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A Yale clinician ponders the ethics of a seeding trial masquerading as research

Yale Medicine Magazine, 2012 - Winter


In the June 2011 issue of Archives of Internal Medicine, researchers described their discovery of a seeding trial for the epilepsy drug gabapentin, sold under the trade name Neurontin. The trial was conducted 15 years ago by Parke-Davis (bought by Pfizer in 2000). Under the guise of studying gabapentin’s dosing—which had already been clinically established—the company enlisted more than 2,000 patients and 700 investigators. The trial’s real goal was to increase prescriptions of the drug.

David A. Kessler, M.D., the commissioner of the Food and Drug Administration and later dean of the School of Medicine, sounded an alarm about the use of seeding trials in a 1994 article in The New England Journal of Medicine. The article described such trials as having little scientific value and as “thinly veiled attempts to entice doctors to prescribe a new drug being marketed ... .” Fourteen years later Harlan M. Krumholz, M.D., M.S., the Harold J. Hines Jr. Professor of Internal Medicine, reported in the Annals of Internal Medicine on a 1999 seeding trial by Merck to market its arthritis drug Vioxx.

Last summer Joseph S. Ross, M.D., M.H.S. ’06, assistant professor of medicine and co-author of the Vioxx report and senior author of the gabapentin report, met with Yale Medicine to discuss seeding, whistle-blowing, and the future of industry-sponsored trials.

How did you and your colleagues discover that a 15-year-old trial may have been a seeding trial?

Several years ago colleagues published in Annals of Internal Medicine an interesting review of a limited set of litigation documents that described Parke-Davis’ promotion of gabapentin. Marketing involvement in the Study of Neurontin: Titrate to Effect, Profile of Safety (STEPS) trial was briefly mentioned, but discussion was incomplete. The recent availability of the complete documents produced as part of the litigation provided a unique opportunity to examine the STEPS trial in more detail.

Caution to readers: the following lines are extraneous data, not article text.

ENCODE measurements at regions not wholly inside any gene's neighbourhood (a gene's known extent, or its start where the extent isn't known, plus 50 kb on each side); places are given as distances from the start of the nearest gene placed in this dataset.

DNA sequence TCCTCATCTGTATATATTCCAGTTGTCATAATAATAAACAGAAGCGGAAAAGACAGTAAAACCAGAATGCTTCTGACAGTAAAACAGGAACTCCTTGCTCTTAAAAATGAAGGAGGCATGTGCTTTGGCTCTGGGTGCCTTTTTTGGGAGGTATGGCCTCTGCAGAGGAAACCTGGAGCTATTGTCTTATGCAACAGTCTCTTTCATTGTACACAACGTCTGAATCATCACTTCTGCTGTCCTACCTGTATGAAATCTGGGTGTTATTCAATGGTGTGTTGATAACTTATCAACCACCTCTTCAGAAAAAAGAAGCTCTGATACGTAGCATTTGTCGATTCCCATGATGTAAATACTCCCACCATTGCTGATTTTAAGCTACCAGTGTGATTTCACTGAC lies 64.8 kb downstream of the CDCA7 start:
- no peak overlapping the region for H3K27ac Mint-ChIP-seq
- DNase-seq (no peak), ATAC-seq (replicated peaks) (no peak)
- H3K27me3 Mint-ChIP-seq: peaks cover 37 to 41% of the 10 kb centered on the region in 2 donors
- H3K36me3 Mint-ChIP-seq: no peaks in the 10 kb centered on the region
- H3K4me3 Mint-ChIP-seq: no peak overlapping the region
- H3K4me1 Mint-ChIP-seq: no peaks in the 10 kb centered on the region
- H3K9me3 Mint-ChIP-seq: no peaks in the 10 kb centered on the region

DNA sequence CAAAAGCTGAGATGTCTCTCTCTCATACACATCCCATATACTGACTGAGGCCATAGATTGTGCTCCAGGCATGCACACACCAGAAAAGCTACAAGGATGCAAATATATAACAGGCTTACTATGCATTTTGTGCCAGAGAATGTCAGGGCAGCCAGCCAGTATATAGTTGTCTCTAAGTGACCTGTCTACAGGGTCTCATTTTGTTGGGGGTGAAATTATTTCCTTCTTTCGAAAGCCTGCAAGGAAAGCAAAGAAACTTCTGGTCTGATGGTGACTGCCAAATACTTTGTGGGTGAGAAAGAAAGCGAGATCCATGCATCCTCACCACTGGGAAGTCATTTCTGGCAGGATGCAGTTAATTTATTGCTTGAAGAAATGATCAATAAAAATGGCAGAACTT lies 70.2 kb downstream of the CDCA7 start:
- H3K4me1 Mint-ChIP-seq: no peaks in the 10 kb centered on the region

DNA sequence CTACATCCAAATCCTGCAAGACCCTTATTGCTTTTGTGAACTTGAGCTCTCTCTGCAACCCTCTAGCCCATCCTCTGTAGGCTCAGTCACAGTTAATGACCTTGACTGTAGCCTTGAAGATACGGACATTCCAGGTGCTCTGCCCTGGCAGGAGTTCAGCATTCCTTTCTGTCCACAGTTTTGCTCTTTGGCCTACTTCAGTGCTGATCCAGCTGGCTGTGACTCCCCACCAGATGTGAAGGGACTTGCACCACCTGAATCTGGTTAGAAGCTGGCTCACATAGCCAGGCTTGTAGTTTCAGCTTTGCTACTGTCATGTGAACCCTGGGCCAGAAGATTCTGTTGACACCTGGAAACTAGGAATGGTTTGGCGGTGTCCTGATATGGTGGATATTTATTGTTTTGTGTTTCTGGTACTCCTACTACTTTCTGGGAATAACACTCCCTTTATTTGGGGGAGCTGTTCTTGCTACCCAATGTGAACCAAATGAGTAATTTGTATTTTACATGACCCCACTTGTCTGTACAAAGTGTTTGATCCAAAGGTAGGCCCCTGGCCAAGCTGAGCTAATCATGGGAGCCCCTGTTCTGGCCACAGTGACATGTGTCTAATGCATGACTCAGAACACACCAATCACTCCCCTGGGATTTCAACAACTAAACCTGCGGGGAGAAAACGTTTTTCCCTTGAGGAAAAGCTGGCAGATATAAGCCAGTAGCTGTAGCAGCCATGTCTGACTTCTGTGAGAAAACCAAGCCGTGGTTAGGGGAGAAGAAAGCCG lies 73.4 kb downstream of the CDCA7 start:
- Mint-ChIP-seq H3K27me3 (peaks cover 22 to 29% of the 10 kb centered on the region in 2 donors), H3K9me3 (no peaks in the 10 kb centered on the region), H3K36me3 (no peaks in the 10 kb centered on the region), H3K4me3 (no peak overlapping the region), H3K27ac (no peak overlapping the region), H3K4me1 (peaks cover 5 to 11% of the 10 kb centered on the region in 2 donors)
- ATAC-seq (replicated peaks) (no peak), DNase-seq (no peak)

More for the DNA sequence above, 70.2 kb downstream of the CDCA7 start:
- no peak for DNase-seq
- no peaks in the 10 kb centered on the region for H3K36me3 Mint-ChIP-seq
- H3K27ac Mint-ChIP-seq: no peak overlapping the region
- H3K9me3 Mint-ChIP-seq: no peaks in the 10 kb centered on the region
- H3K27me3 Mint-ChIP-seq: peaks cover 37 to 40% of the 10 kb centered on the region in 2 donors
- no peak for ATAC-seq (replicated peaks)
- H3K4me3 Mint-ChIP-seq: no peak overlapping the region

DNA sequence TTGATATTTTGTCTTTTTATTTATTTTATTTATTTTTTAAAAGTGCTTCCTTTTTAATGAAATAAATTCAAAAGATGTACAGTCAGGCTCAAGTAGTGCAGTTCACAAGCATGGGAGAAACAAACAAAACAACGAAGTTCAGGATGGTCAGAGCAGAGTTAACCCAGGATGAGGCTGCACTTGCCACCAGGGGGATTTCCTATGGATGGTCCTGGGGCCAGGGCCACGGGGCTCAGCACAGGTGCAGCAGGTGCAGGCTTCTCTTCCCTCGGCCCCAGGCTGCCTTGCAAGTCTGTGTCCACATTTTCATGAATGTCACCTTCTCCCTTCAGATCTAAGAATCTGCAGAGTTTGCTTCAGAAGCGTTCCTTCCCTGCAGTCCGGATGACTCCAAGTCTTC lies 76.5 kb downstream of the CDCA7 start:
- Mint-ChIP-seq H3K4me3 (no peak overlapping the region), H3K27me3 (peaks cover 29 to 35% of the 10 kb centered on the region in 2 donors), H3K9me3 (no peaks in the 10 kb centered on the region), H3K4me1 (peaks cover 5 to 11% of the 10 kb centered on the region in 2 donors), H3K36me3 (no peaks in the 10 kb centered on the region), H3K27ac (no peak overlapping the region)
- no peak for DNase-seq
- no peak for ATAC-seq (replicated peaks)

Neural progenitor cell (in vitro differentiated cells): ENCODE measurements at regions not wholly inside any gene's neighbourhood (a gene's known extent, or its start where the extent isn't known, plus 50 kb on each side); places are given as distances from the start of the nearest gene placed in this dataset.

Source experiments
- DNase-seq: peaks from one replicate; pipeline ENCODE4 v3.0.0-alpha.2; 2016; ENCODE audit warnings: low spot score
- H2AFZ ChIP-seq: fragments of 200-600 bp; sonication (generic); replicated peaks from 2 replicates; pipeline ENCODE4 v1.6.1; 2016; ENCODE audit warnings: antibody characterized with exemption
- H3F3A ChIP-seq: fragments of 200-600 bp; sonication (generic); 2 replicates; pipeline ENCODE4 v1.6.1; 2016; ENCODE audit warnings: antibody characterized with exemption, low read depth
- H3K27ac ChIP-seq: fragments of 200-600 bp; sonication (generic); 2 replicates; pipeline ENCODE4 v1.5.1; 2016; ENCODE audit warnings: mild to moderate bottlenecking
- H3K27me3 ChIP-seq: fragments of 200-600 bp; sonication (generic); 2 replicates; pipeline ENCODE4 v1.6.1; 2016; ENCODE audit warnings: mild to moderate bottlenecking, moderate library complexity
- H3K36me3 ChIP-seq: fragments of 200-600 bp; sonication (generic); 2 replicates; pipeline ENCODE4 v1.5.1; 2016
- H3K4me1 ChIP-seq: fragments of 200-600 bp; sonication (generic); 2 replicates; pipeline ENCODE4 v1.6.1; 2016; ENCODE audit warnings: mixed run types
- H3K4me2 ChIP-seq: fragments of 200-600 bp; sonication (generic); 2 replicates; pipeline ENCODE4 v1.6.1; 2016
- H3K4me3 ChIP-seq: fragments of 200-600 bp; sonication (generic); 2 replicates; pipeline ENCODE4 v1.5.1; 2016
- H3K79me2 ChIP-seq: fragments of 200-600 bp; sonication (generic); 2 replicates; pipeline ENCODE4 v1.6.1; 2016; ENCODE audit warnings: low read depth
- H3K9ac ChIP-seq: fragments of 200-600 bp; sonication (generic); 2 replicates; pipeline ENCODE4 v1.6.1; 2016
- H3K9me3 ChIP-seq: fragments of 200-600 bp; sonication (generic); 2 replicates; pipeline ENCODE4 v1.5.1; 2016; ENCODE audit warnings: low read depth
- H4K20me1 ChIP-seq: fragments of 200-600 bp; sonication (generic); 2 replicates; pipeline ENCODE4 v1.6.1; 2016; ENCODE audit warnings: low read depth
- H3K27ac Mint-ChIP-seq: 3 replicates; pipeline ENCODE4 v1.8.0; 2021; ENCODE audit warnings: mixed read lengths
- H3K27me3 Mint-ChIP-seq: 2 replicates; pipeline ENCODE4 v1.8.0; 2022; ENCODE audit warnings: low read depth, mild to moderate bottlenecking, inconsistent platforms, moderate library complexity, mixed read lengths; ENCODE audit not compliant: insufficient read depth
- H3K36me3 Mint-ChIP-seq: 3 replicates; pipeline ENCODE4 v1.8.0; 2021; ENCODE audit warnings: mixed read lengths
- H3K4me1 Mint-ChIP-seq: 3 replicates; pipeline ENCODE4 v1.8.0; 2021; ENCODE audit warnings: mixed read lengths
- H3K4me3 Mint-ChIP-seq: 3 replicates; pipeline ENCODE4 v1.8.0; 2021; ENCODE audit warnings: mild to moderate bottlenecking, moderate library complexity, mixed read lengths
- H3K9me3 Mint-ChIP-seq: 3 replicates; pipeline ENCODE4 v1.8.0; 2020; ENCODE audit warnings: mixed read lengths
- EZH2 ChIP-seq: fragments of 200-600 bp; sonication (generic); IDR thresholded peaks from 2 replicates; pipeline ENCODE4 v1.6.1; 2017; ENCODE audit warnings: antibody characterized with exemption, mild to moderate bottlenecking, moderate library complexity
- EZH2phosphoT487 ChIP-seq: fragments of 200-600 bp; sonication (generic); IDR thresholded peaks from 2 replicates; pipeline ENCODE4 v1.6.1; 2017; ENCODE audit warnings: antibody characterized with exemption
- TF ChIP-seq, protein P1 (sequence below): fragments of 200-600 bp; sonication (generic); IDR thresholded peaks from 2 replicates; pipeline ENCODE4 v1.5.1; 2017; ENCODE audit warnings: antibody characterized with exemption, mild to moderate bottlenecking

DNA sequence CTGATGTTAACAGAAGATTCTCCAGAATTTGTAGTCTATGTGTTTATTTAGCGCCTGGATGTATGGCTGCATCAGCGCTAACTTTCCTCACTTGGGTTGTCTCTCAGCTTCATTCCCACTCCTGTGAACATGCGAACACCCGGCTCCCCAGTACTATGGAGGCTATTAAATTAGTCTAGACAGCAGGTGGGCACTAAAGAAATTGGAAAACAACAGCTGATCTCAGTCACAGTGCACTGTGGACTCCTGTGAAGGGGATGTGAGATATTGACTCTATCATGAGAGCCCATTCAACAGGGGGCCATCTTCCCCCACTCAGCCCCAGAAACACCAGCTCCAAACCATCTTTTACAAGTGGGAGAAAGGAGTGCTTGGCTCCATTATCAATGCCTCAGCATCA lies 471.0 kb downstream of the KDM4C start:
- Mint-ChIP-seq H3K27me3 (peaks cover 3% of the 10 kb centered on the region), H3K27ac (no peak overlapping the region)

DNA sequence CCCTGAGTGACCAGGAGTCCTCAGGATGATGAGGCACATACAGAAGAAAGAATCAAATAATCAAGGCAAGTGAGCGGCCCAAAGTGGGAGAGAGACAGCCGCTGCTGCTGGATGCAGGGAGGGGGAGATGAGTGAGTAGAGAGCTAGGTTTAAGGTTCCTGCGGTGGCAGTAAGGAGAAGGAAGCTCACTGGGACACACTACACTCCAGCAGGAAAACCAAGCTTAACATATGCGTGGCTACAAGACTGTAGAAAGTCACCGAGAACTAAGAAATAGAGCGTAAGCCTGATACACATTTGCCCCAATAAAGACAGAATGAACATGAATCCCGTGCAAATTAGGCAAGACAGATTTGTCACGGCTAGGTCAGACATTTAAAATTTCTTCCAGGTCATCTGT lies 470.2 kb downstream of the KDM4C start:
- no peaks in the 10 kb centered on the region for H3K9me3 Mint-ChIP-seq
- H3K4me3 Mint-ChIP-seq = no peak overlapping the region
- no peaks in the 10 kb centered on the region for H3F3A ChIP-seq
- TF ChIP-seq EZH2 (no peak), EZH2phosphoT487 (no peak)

Can you describe the elements of STEPS that pointed to a seeding trial?

Seeding trials are challenging to identify, but the internal documents clearly demonstrated that STEPS was a seeding trial posing as a legitimate scientific study. For instance, the trial itself, not trial results, was part of a marketing strategy used to promote gabapentin and increase prescribing among investigators without informing trial patients or investigators. Investigators were selected for participation based on whether they were high prescribers in their area. After the trial, examination of rates and dosages of gabapentin prescribing showed that STEPS investigator participation in the trial was positively associated with greater gabapentin prescribing.

What are the risks of seeding trials?

Seeding trials pose several real dangers. First, they undermine the integrity of the clinical trial research process, exposing subjects to an experimental medication for marketing, rather than scientific purposes. Second, seeding trials unethically recruit patients to participate because they are not provided with full informed consent. Finally, seeding trials undermine the medical literature when they are published, because the trials are designed by marketing to show the product’s benefit, thus biasing the evidence available in the literature.

There is a whistleblower element to the article. Were you worried about offending fellow investigators and physicians?

My colleagues and I made the decision that it is more important to take a stand against these unethical trials in an effort to prevent them in the future. We expect that many companies have long conducted seeding trials as standard operating procedure. We are not interested in punishing acts from the past but hope that by exposing past practices, the public and professional outcry will prevent them in the future.

What’s your recommendation for staying ethical in pharma-sponsored Phase IV clinical trials?

Promoting the importance of ethical conduct is one step, so if evidence of other seeding trials is found in the future, the profession would frown ever more severely. Other steps that may prevent seeding trials include clinical trial registries. Similarly, steps to enhance the current institutional review board system could also be helpful. However, at the end of the day, physicians and the pharmaceutical industry need to make the decision not to participate in unethical clinical trial research and to keep the focus on science rather than on marketing.